operation. Rules and relations available in literature
were used and where necessary new rules were
derived. In at least 52% of the cases the filter screen
length is not optimal, for another 18% it is not clear.
For only 29% of the assessed ATES system it is safe
to assume that based on the expected storage volume
the installed filter screen is optimal. Incorporating the
(thermodynamic) processes which occur in the aquifer
in more detail, may give a better insight in the aspects
influencing thermal efficiency and how to deal with
the type A, B,C and F system types. This however is
future research.
Figure 10, Optimal L/Rth for Doughty and groundwater
flow combined
3.5. Discussion
In practice however, more complex hydrological and
thermodynamic processes occur which are not taken
into account in this analytical analysis. To verify the
validity of the (combined) analytical rules and the
conclusions drawn from them in this work, it is
required to incorporate the operational aspects like
uncertainty and variations in seasons and assess the
effect of well design on efficiency accordingly.
Therefore next steps in this research is to carry out a
Monte-Carlo analysis using multiple secnario’s to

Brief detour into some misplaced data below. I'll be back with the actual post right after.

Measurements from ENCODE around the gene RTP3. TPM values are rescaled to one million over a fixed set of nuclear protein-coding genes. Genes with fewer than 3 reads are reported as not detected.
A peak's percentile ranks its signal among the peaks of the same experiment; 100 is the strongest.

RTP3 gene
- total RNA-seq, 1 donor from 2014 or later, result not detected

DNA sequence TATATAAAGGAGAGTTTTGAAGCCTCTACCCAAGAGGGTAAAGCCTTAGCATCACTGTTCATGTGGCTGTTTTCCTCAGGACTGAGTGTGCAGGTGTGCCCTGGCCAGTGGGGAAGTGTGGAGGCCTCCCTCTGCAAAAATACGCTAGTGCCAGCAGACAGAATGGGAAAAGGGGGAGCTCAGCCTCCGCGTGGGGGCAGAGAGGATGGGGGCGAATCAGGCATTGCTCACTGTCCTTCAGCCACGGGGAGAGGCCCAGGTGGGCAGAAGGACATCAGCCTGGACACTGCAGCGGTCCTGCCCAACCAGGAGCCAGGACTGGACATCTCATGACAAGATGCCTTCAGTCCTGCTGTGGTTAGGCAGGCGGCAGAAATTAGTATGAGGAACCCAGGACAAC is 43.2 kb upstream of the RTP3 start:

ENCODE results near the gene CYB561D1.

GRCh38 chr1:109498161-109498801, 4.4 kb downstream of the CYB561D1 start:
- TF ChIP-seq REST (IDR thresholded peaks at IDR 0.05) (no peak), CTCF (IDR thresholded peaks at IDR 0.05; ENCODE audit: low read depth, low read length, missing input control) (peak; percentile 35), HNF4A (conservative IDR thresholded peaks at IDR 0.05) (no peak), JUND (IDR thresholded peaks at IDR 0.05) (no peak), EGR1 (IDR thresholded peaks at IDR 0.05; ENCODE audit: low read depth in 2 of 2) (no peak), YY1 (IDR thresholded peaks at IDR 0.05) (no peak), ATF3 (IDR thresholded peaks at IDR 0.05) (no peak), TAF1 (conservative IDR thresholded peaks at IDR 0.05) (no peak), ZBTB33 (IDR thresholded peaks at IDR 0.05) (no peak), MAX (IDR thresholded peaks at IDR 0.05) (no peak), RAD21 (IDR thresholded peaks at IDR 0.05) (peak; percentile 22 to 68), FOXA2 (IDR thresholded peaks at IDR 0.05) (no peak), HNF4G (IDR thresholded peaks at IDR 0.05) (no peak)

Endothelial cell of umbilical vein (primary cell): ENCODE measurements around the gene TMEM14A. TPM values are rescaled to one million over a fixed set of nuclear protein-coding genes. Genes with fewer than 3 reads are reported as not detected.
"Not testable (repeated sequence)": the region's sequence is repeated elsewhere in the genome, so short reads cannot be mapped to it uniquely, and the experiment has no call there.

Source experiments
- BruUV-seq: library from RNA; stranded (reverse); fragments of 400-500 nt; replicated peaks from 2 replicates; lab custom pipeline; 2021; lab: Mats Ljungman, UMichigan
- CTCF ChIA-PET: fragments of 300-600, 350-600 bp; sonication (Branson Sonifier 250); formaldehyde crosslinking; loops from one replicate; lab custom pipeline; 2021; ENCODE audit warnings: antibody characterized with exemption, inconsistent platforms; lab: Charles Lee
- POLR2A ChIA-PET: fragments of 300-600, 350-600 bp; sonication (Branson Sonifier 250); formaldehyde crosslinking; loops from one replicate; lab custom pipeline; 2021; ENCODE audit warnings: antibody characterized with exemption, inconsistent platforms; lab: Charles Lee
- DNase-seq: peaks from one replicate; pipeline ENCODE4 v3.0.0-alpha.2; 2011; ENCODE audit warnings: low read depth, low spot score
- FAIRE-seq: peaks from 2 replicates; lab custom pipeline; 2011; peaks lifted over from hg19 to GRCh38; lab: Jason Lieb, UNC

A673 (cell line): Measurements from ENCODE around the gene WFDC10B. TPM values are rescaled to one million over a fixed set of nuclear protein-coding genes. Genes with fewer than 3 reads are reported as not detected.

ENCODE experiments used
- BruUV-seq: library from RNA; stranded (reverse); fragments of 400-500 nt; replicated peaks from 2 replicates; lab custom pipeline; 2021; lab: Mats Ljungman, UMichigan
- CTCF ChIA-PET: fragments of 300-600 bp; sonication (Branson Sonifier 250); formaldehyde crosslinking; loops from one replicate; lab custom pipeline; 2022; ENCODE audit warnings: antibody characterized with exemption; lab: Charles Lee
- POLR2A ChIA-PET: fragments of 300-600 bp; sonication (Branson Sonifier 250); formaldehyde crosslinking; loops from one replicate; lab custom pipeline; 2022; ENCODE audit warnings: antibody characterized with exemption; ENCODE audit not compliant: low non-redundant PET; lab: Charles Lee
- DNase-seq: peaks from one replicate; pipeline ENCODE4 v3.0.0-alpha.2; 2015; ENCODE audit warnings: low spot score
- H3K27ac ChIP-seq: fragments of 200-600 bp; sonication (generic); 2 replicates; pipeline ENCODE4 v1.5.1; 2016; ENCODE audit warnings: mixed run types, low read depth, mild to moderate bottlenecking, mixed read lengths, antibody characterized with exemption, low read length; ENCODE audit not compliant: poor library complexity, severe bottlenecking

simulate ATES efficiency with a numerical
geohydrological model.
Storage volume as a cylinder
In this research the thermal energy storage in the
subsurface was simplified as a thermal cylinder.
However in practice ATES wells may have a more
ellipsoidal shaped footprint instead of circular as a
consequence of ambient groundwater flow and/or
neighboring systems. The effect of this on the method
followed in this research is limited because the losses
due to groundwater flow are taken into account.
Also the effect of neighboring wells is limited because
of the reciprocal principle; in one season a
neighboring ATES well may cause increased losses,
but the next season it will push back the lost water
because it will then also load its well again with
thermal energy. This is under the assumption that both